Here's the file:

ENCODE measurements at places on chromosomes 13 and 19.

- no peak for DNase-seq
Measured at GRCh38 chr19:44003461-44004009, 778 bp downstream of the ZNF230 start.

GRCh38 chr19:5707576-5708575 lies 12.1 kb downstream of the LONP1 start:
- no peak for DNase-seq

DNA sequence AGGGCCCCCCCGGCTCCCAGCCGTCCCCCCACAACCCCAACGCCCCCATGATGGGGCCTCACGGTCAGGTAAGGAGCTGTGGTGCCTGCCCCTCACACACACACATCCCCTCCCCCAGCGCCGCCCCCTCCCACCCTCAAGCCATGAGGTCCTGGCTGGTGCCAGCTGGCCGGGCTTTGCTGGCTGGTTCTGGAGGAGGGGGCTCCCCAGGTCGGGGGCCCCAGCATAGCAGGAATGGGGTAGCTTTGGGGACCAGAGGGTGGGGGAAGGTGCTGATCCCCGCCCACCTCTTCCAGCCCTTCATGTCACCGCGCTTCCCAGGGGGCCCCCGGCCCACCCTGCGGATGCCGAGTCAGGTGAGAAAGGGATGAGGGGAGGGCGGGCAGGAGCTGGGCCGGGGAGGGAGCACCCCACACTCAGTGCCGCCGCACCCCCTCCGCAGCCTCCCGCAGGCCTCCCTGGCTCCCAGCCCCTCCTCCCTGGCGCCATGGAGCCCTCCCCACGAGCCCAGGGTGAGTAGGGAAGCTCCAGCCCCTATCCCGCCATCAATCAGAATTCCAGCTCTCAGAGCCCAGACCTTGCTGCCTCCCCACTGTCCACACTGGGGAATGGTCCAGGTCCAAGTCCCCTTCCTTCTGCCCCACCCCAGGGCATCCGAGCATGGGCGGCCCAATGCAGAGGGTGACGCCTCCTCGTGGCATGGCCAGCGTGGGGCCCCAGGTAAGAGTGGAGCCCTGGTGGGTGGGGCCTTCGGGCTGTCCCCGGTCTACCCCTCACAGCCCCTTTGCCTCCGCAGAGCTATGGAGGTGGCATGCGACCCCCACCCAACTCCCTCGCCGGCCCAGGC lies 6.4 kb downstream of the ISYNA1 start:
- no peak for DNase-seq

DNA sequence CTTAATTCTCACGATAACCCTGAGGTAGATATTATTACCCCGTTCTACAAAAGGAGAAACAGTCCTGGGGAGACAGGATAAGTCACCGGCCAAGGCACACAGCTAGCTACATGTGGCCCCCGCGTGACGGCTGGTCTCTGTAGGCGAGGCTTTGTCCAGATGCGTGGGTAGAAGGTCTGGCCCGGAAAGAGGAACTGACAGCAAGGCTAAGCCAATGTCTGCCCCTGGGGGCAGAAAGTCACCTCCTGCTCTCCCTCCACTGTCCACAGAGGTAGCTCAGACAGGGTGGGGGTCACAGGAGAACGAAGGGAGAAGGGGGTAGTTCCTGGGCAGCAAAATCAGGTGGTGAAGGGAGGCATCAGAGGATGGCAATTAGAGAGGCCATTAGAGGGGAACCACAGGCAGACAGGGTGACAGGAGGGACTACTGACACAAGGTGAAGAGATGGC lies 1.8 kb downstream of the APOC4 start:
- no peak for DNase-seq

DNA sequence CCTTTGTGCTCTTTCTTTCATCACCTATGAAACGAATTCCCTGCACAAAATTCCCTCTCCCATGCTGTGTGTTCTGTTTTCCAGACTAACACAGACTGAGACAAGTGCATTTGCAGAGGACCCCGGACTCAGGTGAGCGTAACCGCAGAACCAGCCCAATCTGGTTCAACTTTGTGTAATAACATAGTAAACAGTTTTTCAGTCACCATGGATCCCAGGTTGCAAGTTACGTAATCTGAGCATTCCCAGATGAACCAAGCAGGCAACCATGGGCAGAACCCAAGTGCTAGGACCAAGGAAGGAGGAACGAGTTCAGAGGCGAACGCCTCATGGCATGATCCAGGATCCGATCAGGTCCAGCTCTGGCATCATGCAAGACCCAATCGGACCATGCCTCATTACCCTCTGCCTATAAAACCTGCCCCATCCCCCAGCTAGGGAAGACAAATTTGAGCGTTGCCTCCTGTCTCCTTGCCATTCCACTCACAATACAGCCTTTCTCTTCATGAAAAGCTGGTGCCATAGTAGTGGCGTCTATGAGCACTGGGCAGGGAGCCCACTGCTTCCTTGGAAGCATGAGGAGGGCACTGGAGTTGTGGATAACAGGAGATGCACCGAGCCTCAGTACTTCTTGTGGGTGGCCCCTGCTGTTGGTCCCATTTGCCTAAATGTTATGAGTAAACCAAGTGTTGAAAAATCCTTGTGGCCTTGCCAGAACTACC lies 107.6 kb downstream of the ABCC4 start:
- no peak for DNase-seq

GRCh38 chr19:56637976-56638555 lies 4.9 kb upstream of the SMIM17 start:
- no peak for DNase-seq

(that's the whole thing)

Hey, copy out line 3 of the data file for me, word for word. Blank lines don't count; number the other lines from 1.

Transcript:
Measured at GRCh38 chr19:44003461-44004009, 778 bp downstream of the ZNF230 start.